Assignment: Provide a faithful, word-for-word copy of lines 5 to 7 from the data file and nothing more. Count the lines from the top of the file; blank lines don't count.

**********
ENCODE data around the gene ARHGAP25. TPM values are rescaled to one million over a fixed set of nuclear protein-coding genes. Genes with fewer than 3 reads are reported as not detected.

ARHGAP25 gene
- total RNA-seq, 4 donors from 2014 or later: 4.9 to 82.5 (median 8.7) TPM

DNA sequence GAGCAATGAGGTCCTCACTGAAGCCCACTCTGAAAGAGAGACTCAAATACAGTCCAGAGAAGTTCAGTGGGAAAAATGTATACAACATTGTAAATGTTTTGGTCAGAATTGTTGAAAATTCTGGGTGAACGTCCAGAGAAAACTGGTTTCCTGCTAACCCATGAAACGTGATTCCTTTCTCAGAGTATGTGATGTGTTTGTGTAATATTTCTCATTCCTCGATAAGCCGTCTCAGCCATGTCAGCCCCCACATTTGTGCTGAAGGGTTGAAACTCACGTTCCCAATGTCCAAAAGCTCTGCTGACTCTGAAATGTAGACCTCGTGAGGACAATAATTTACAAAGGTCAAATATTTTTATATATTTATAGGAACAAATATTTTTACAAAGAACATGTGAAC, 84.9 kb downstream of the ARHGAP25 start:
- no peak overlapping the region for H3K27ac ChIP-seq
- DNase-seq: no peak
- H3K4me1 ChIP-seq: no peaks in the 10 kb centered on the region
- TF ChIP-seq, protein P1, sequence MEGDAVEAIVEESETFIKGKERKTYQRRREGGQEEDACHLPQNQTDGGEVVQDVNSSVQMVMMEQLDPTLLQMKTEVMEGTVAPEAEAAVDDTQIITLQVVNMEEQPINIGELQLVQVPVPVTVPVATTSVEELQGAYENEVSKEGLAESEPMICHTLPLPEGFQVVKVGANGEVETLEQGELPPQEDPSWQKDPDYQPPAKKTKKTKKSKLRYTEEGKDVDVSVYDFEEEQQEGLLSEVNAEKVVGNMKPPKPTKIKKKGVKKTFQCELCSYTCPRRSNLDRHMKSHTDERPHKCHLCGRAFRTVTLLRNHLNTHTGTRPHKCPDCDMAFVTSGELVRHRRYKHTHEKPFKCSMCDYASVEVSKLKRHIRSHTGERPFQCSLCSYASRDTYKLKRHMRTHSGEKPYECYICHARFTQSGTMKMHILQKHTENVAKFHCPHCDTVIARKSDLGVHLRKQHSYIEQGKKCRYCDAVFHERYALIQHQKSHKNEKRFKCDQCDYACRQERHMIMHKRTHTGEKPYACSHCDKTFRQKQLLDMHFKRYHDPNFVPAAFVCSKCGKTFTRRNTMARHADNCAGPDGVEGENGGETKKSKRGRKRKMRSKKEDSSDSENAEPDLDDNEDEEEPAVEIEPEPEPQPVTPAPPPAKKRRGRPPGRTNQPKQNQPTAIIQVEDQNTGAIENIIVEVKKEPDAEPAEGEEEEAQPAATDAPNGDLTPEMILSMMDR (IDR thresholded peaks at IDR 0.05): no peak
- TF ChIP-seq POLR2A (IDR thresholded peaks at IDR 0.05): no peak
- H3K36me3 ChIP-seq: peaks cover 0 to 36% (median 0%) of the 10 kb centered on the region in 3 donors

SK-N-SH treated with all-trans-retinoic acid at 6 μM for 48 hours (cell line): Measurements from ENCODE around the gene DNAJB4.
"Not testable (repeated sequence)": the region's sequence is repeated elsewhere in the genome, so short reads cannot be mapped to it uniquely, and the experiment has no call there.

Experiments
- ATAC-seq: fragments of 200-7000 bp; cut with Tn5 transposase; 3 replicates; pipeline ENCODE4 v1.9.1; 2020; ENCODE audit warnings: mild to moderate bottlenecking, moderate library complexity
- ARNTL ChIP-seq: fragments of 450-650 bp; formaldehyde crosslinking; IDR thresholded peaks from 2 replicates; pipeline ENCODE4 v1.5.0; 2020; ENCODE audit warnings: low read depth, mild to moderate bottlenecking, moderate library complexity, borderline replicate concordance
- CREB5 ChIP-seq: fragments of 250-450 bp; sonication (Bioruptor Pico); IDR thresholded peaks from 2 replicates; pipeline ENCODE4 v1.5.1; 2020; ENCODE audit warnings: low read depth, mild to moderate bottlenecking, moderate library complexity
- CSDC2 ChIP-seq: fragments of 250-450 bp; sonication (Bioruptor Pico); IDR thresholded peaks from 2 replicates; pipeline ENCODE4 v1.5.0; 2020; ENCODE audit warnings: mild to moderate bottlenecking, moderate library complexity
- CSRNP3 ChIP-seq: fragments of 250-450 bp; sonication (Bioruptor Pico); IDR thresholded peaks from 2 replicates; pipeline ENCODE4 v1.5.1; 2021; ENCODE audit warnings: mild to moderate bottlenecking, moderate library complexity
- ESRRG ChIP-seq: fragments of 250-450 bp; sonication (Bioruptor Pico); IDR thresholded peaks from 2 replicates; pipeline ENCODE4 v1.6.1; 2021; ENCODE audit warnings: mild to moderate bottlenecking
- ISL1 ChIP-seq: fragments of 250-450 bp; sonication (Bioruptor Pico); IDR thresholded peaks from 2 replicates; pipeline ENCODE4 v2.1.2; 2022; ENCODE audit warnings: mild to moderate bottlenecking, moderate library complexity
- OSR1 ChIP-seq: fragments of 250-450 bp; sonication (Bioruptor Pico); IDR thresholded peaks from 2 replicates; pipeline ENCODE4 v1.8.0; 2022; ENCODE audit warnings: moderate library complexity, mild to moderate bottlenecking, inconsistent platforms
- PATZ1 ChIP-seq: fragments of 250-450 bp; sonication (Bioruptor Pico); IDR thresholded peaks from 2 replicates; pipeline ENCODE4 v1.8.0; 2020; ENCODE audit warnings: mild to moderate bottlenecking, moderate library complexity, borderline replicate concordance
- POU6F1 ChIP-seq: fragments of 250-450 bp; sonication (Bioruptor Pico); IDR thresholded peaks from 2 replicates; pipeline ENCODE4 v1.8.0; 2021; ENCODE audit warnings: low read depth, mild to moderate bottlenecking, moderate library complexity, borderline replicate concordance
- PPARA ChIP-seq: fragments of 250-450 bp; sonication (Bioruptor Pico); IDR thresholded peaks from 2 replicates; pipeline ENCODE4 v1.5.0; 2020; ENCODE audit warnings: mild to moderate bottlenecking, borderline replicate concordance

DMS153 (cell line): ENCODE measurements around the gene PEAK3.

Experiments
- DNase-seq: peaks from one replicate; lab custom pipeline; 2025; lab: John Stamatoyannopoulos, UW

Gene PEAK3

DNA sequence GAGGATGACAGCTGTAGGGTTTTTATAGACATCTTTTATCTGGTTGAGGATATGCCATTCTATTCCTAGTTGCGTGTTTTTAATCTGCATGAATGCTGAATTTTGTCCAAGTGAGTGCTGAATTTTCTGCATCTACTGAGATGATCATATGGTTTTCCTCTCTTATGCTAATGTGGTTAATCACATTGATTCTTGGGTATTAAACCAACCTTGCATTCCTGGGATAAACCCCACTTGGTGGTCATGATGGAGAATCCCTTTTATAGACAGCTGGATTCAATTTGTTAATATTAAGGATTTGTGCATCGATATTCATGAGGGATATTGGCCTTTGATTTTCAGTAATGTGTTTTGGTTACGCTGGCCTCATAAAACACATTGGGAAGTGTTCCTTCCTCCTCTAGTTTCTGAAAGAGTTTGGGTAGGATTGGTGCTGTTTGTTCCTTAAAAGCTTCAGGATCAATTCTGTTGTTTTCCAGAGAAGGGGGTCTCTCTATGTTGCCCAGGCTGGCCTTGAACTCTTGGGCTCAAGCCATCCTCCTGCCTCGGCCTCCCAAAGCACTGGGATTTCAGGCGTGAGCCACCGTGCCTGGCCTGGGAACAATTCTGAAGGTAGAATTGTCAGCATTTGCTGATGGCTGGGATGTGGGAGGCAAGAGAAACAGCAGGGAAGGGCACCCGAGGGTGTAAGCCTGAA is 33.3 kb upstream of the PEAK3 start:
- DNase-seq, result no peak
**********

- no peak overlapping the region for H3K27ac ChIP-seq
- DNase-seq: no peak
- H3K4me1 ChIP-seq: no peaks in the 10 kb centered on the region